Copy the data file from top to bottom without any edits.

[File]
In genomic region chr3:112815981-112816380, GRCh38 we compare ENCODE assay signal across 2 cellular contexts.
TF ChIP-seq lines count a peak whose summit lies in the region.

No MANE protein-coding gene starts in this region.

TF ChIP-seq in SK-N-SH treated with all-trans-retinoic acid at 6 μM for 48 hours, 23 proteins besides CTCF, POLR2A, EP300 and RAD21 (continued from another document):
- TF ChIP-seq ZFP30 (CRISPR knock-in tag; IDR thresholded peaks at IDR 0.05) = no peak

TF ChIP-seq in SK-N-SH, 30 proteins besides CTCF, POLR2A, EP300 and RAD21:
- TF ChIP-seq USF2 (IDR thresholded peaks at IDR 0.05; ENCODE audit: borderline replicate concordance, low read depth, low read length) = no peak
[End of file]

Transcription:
In genomic region chr3:112815981-112816380, GRCh38 we compare ENCODE assay signal across 2 cellular contexts.
TF ChIP-seq lines count a peak whose summit lies in the region.

No MANE protein-coding gene starts in this region.

TF ChIP-seq in SK-N-SH treated with all-trans-retinoic acid at 6 μM for 48 hours, 23 proteins besides CTCF, POLR2A, EP300 and RAD21 (continued from another document):
- TF ChIP-seq ZFP30 (CRISPR knock-in tag; IDR thresholded peaks at IDR 0.05) = no peak

TF ChIP-seq in SK-N-SH, 30 proteins besides CTCF, POLR2A, EP300 and RAD21:
- TF ChIP-seq USF2 (IDR thresholded peaks at IDR 0.05; ENCODE audit: borderline replicate concordance, low read depth, low read length) = no peak